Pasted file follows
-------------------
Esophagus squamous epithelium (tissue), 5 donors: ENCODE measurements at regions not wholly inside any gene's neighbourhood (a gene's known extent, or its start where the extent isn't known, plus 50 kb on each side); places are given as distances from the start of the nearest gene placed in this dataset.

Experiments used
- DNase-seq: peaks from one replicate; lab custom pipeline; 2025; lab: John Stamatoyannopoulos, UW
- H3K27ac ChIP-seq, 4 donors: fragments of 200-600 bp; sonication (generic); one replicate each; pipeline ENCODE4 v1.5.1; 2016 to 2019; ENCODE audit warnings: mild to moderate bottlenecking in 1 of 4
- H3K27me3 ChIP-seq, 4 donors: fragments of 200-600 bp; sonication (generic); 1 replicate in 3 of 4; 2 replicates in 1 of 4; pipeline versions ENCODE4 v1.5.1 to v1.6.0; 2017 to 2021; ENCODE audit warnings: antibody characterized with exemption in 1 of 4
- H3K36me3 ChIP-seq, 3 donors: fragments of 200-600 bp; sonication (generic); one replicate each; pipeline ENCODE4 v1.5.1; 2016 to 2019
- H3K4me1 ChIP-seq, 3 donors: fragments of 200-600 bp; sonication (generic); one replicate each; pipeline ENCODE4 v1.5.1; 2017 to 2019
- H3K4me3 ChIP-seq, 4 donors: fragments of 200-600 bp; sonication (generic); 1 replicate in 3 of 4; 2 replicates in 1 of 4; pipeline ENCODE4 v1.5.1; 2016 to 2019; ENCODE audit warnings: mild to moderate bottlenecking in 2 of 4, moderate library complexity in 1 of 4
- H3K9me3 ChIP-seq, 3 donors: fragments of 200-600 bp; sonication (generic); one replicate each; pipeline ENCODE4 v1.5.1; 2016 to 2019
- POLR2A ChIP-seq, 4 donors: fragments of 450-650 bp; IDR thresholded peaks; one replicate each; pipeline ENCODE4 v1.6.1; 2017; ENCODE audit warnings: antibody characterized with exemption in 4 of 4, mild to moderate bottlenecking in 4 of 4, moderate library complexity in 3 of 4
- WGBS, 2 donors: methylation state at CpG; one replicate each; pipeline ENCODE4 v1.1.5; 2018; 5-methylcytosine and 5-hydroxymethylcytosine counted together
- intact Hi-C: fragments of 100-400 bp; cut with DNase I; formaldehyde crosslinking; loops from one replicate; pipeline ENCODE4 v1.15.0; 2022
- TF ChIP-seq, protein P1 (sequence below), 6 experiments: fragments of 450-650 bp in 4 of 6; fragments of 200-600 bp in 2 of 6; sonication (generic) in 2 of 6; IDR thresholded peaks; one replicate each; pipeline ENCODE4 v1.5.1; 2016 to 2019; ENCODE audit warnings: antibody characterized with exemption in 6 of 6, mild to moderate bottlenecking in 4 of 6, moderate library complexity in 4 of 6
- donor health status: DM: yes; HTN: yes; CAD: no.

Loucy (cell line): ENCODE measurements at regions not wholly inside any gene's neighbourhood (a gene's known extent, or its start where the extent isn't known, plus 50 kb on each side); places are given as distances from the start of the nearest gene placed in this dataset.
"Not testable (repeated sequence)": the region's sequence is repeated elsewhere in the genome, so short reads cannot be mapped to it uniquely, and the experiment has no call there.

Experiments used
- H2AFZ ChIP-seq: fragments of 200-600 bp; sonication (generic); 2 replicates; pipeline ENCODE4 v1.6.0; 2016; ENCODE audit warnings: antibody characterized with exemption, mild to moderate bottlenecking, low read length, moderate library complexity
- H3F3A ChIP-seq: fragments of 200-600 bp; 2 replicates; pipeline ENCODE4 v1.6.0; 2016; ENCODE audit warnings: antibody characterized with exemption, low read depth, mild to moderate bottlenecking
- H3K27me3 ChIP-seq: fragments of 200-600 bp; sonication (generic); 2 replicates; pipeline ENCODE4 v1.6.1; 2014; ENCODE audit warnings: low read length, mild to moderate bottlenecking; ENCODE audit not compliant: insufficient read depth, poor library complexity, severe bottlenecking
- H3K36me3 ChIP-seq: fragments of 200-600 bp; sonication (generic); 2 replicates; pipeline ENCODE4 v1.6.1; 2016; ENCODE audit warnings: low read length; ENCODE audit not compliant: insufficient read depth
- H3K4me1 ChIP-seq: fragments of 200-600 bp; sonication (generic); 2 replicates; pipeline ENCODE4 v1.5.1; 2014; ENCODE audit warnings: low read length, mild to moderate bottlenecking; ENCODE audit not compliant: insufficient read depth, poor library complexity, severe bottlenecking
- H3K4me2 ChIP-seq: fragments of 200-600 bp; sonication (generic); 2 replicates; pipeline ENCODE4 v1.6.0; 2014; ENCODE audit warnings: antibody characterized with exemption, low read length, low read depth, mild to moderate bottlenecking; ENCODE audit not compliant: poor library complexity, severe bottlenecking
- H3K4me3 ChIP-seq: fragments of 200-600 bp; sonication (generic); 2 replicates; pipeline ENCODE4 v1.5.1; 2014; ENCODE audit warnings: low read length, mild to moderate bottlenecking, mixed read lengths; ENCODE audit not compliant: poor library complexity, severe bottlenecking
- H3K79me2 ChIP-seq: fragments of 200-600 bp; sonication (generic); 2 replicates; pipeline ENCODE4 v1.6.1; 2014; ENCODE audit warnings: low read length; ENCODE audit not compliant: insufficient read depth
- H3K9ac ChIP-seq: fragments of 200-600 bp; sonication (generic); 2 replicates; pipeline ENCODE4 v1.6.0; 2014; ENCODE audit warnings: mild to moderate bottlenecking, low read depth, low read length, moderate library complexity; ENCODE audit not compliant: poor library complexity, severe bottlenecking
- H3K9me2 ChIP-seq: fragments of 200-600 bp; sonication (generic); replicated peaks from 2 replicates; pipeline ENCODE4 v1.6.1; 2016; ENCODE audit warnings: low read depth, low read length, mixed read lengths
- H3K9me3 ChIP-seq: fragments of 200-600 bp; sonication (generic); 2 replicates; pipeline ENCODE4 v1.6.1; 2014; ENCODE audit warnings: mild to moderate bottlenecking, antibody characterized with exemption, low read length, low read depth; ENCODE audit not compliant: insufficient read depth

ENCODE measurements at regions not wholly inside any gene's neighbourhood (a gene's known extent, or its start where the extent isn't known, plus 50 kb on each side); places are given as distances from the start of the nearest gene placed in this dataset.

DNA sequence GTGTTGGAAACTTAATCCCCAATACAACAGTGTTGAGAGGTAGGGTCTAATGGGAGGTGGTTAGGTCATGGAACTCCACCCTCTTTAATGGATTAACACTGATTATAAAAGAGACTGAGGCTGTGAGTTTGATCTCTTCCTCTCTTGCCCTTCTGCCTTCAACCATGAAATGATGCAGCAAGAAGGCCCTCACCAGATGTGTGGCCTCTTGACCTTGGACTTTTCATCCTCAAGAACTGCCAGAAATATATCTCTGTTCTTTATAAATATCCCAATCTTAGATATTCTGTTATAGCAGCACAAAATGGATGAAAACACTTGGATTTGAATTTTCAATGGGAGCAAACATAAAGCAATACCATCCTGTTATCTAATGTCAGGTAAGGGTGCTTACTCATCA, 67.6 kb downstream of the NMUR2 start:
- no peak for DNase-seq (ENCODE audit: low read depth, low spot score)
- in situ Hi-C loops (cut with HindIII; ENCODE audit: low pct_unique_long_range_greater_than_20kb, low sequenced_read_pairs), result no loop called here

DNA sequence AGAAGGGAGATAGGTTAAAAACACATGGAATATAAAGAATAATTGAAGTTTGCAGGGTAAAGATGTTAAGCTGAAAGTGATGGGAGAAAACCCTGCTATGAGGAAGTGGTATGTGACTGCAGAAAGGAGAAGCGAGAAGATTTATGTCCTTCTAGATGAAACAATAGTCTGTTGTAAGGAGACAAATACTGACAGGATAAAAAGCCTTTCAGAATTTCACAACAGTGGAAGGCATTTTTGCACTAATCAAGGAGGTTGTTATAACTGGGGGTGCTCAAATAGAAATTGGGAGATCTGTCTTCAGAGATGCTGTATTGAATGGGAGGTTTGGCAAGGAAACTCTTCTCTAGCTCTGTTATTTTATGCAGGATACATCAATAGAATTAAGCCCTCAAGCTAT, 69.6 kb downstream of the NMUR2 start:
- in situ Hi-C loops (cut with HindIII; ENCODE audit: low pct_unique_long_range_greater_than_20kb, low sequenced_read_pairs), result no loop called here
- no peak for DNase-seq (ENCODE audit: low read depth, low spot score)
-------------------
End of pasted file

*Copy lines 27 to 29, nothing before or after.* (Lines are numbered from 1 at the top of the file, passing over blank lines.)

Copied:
- H3K9me2 ChIP-seq: fragments of 200-600 bp; sonication (generic); replicated peaks from 2 replicates; pipeline ENCODE4 v1.6.1; 2016; ENCODE audit warnings: low read depth, low read length, mixed read lengths
- H3K9me3 ChIP-seq: fragments of 200-600 bp; sonication (generic); 2 replicates; pipeline ENCODE4 v1.6.1; 2014; ENCODE audit warnings: mild to moderate bottlenecking, antibody characterized with exemption, low read length, low read depth; ENCODE audit not compliant: insufficient read depth

ENCODE measurements at regions not wholly inside any gene's neighbourhood (a gene's known extent, or its start where the extent isn't known, plus 50 kb on each side); places are given as distances from the start of the nearest gene placed in this dataset.